Finding A Support Network
Superficial Siderosis patients, family, and friends often feel overwhelmed. Finding a support network is a must. It’s vital to remember you are not alone; the first thing we did after Gary’s diagnosis was search Google. What is Superficial Siderosis?
Google led us to an excellent blog site by New Zealander Dave Hill. It offered the only information written from the patient point of view we could find. Dave’s blog explained a little of what we were about to face in easy to understand language. When Dave began reaching out via email, he found only 50+/- recorded Superficial Siderosis cases worldwide. He raised the number of documented SS’ers to over 100 confirmed cases. All thanks to his efforts, fellow sufferers began to make a connection.
Our Support Community
Social media makes it easy to connect with people from across the globe. As a result of Dave’s efforts, a Superficial Siderosis group began on Facebook. The members give the newly diagnosed a chance for day to day interactions, compare notes, and share stories. Most of all, a place to vent on the awful days. People surrounding you don’t have a clue what you are experiencing.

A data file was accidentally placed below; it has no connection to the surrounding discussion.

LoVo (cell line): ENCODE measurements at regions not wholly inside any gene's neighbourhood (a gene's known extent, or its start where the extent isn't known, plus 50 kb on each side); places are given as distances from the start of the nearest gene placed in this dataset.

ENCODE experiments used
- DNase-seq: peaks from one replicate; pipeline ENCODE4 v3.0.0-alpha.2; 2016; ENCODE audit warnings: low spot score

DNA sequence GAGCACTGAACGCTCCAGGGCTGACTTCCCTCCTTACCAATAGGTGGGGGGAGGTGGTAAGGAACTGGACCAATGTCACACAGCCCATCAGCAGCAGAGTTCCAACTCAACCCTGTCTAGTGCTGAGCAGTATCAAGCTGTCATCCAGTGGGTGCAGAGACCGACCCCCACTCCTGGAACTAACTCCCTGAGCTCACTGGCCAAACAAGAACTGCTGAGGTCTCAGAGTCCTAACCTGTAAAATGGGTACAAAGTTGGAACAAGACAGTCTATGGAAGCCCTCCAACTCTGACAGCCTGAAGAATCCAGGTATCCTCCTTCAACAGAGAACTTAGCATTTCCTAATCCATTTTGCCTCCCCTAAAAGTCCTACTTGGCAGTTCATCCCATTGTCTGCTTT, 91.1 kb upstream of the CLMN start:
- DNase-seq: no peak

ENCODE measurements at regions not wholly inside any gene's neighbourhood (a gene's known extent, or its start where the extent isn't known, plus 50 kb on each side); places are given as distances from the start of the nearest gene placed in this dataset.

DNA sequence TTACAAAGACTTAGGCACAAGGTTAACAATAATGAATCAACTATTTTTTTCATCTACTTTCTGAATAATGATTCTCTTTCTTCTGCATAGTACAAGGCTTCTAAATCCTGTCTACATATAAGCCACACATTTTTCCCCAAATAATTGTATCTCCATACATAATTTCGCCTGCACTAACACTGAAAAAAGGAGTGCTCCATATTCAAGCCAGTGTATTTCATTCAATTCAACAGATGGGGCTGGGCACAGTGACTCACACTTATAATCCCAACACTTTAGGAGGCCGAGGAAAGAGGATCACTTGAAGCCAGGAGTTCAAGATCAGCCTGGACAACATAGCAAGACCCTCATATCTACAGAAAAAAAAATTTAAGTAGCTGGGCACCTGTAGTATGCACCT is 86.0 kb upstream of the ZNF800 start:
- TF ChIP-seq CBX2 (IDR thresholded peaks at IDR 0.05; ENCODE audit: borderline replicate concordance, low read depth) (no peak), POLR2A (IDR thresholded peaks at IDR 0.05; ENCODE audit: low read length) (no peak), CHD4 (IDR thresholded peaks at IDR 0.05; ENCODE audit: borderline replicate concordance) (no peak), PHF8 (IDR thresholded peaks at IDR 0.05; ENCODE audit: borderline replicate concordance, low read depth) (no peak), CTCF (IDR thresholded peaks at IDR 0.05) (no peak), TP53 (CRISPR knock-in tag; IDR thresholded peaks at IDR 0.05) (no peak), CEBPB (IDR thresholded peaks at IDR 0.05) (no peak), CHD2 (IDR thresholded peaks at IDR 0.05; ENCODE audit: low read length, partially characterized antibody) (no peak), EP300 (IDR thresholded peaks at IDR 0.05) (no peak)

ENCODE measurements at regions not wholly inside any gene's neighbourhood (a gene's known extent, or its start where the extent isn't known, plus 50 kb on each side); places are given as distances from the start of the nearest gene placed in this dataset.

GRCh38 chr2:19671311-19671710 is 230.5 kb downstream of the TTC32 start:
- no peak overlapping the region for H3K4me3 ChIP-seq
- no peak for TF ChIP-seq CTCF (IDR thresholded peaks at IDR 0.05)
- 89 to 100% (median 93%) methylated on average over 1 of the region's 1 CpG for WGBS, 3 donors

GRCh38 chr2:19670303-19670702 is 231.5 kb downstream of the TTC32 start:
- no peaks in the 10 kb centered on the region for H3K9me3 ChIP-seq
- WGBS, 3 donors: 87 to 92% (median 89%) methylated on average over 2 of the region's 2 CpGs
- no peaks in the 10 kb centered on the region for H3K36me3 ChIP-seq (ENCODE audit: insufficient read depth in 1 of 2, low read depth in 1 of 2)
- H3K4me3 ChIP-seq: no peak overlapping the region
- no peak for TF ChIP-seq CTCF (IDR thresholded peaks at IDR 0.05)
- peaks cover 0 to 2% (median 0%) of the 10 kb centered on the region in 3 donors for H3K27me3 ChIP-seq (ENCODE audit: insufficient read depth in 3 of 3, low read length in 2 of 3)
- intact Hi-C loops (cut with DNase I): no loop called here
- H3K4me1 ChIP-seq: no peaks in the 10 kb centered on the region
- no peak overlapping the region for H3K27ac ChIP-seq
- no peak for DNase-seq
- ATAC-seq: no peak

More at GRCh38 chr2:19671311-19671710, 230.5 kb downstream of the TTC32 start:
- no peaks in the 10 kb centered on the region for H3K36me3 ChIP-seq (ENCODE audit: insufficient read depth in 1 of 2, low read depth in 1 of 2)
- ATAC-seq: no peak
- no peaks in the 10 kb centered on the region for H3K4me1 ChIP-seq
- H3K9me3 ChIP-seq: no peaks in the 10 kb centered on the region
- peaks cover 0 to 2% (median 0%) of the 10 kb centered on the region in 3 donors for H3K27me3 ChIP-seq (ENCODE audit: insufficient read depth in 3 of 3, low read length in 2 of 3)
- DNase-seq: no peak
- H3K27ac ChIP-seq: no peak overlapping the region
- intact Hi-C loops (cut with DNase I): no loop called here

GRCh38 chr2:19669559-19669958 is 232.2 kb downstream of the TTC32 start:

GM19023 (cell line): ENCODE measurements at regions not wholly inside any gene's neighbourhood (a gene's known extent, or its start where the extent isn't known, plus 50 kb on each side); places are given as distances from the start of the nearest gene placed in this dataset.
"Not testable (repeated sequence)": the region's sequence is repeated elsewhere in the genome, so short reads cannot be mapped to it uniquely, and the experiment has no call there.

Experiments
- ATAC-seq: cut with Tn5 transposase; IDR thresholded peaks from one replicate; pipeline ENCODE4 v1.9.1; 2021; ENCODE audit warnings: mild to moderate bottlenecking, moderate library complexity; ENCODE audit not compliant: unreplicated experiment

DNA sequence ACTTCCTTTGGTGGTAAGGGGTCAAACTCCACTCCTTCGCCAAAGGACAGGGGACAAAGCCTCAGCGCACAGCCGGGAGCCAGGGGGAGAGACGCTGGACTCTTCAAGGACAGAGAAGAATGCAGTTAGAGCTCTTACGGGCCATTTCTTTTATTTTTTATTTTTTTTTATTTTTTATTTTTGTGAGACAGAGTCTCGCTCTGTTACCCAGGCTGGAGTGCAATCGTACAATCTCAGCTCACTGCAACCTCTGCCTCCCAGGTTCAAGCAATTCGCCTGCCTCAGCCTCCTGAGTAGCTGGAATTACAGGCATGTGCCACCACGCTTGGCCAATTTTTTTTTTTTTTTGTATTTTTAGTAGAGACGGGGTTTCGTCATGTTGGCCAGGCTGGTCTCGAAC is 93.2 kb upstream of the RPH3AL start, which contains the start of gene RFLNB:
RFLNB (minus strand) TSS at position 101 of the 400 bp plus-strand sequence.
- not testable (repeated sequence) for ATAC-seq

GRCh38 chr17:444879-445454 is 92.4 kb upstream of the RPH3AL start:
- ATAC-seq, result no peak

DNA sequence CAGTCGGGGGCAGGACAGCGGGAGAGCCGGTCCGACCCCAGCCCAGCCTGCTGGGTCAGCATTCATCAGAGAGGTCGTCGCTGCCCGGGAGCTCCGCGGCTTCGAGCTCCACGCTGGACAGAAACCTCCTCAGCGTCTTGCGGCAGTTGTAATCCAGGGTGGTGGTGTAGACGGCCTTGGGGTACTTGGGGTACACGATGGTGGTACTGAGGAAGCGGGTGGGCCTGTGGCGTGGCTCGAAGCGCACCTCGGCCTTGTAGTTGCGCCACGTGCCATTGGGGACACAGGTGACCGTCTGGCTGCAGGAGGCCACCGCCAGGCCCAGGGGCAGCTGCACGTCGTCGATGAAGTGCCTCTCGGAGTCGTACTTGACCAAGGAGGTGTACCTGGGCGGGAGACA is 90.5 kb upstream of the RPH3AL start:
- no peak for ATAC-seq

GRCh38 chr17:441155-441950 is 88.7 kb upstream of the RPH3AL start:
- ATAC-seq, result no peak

This group has now grown to over
200+ (update 2017) 300+ members, a diverse mix of Superficial Siderosis patients, professional caregivers, and family.Dave no longer updates his blog due to health reasons.
The Silent Bleed
The camaraderie of this Facebook group has generated an enthusiastic team of people who are trying their best to launch a charity dedicated to funding research for Superficial Siderosis.
The Silent Bleed website provides information, resource links, research fundraiser project ideas, and most importantly hosts “Ask a Specialist.” This question-answer forum allows you to ask Dr. Michael Levy questions regarding your condition. Dr. Levy will answer them in groups of ten questions providing the most up to date information available.
UPDATE: The Silent Bleed, located in the United Kingdom, is now a legally registered UK charity.
These Facebook groups are private, so you’ll need to submit a join request.